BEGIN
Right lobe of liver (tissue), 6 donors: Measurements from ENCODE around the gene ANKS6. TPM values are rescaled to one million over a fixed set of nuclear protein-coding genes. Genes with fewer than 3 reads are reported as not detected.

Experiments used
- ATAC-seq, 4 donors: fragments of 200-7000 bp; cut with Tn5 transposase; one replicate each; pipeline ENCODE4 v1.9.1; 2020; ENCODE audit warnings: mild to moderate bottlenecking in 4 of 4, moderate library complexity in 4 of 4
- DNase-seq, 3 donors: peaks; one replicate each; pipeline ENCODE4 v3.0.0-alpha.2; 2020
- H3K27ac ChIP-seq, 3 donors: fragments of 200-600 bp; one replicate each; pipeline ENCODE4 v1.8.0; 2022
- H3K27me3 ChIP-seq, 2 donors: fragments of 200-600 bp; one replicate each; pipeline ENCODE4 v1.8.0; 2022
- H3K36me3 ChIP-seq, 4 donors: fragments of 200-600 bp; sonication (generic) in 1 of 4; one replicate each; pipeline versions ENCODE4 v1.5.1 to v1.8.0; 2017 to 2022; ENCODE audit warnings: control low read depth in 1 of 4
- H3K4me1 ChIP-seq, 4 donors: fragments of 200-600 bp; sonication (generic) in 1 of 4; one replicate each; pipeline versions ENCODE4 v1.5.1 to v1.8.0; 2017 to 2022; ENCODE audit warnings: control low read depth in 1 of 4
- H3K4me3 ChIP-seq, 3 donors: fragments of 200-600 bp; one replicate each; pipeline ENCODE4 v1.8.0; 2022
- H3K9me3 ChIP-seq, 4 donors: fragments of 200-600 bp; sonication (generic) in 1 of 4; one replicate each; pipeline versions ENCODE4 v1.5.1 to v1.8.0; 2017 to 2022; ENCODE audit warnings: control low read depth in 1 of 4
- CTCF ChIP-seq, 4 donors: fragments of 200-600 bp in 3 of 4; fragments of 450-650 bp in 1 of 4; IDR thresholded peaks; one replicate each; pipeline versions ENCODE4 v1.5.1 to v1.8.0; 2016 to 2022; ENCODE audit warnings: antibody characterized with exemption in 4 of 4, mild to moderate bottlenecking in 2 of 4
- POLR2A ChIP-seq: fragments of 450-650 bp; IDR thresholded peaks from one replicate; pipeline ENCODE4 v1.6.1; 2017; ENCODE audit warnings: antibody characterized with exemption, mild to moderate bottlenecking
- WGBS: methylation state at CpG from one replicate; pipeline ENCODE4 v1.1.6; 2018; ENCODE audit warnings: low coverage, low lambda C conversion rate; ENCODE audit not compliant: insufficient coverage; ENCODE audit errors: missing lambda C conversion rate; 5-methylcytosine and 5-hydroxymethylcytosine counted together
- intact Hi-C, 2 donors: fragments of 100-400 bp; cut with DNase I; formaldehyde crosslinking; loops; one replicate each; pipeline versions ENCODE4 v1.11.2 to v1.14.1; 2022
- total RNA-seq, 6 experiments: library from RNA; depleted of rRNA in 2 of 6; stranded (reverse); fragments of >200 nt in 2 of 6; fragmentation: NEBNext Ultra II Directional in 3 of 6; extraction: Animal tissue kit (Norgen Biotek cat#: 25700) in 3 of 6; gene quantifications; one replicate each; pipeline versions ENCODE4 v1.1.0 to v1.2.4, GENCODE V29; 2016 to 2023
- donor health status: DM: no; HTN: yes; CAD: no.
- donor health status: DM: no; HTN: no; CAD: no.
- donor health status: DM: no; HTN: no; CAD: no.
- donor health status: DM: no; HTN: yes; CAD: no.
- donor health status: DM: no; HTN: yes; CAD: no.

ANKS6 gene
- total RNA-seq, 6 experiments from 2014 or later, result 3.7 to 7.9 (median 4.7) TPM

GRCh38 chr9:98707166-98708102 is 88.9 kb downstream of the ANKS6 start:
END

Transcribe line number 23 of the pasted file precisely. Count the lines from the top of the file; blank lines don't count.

GRCh38 chr9:98707166-98708102 is 88.9 kb downstream of the ANKS6 start: